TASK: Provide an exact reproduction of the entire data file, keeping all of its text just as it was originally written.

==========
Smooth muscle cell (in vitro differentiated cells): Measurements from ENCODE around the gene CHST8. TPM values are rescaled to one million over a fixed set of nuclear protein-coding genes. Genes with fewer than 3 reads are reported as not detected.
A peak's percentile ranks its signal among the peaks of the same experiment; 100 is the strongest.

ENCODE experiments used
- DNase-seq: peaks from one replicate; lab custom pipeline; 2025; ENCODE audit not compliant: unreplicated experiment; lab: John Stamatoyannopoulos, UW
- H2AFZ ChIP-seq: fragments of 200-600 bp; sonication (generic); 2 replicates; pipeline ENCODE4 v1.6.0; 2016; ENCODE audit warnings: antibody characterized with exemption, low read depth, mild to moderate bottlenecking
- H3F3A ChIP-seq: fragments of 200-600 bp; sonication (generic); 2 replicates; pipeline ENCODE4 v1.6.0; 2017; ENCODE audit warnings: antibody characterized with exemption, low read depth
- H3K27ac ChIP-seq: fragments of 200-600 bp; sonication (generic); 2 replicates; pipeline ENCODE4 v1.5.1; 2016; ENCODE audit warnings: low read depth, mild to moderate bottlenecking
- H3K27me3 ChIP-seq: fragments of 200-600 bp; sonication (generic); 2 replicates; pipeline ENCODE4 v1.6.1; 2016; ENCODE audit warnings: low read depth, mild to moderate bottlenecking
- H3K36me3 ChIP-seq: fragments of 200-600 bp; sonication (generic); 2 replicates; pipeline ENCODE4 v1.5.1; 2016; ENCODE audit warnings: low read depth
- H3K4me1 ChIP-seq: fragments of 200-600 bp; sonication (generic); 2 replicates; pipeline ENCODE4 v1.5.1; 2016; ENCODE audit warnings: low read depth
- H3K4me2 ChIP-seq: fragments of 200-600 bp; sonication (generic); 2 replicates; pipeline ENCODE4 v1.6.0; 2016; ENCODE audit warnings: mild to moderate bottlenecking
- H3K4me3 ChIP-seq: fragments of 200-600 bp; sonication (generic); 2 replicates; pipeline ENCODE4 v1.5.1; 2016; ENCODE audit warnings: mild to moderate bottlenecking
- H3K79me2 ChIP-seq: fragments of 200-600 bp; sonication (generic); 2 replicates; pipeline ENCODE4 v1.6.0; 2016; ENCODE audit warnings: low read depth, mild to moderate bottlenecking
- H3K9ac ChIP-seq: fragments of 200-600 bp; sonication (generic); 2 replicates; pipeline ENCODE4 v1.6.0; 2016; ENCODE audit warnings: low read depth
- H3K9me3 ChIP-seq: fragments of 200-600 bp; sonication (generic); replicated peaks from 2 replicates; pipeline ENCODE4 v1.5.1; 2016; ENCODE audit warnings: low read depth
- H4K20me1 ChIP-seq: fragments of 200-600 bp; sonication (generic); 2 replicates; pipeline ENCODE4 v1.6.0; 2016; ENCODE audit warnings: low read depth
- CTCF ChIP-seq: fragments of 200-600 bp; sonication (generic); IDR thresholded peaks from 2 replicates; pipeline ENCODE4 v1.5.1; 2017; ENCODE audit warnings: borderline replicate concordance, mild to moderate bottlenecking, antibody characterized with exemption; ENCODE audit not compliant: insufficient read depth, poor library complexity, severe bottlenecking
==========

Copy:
Smooth muscle cell (in vitro differentiated cells): Measurements from ENCODE around the gene CHST8. TPM values are rescaled to one million over a fixed set of nuclear protein-coding genes. Genes with fewer than 3 reads are reported as not detected.
A peak's percentile ranks its signal among the peaks of the same experiment; 100 is the strongest.

ENCODE experiments used
- DNase-seq: peaks from one replicate; lab custom pipeline; 2025; ENCODE audit not compliant: unreplicated experiment; lab: John Stamatoyannopoulos, UW
- H2AFZ ChIP-seq: fragments of 200-600 bp; sonication (generic); 2 replicates; pipeline ENCODE4 v1.6.0; 2016; ENCODE audit warnings: antibody characterized with exemption, low read depth, mild to moderate bottlenecking
- H3F3A ChIP-seq: fragments of 200-600 bp; sonication (generic); 2 replicates; pipeline ENCODE4 v1.6.0; 2017; ENCODE audit warnings: antibody characterized with exemption, low read depth
- H3K27ac ChIP-seq: fragments of 200-600 bp; sonication (generic); 2 replicates; pipeline ENCODE4 v1.5.1; 2016; ENCODE audit warnings: low read depth, mild to moderate bottlenecking
- H3K27me3 ChIP-seq: fragments of 200-600 bp; sonication (generic); 2 replicates; pipeline ENCODE4 v1.6.1; 2016; ENCODE audit warnings: low read depth, mild to moderate bottlenecking
- H3K36me3 ChIP-seq: fragments of 200-600 bp; sonication (generic); 2 replicates; pipeline ENCODE4 v1.5.1; 2016; ENCODE audit warnings: low read depth
- H3K4me1 ChIP-seq: fragments of 200-600 bp; sonication (generic); 2 replicates; pipeline ENCODE4 v1.5.1; 2016; ENCODE audit warnings: low read depth
- H3K4me2 ChIP-seq: fragments of 200-600 bp; sonication (generic); 2 replicates; pipeline ENCODE4 v1.6.0; 2016; ENCODE audit warnings: mild to moderate bottlenecking
- H3K4me3 ChIP-seq: fragments of 200-600 bp; sonication (generic); 2 replicates; pipeline ENCODE4 v1.5.1; 2016; ENCODE audit warnings: mild to moderate bottlenecking
- H3K79me2 ChIP-seq: fragments of 200-600 bp; sonication (generic); 2 replicates; pipeline ENCODE4 v1.6.0; 2016; ENCODE audit warnings: low read depth, mild to moderate bottlenecking
- H3K9ac ChIP-seq: fragments of 200-600 bp; sonication (generic); 2 replicates; pipeline ENCODE4 v1.6.0; 2016; ENCODE audit warnings: low read depth
- H3K9me3 ChIP-seq: fragments of 200-600 bp; sonication (generic); replicated peaks from 2 replicates; pipeline ENCODE4 v1.5.1; 2016; ENCODE audit warnings: low read depth
- H4K20me1 ChIP-seq: fragments of 200-600 bp; sonication (generic); 2 replicates; pipeline ENCODE4 v1.6.0; 2016; ENCODE audit warnings: low read depth
- CTCF ChIP-seq: fragments of 200-600 bp; sonication (generic); IDR thresholded peaks from 2 replicates; pipeline ENCODE4 v1.5.1; 2017; ENCODE audit warnings: borderline replicate concordance, mild to moderate bottlenecking, antibody characterized with exemption; ENCODE audit not compliant: insufficient read depth, poor library complexity, severe bottlenecking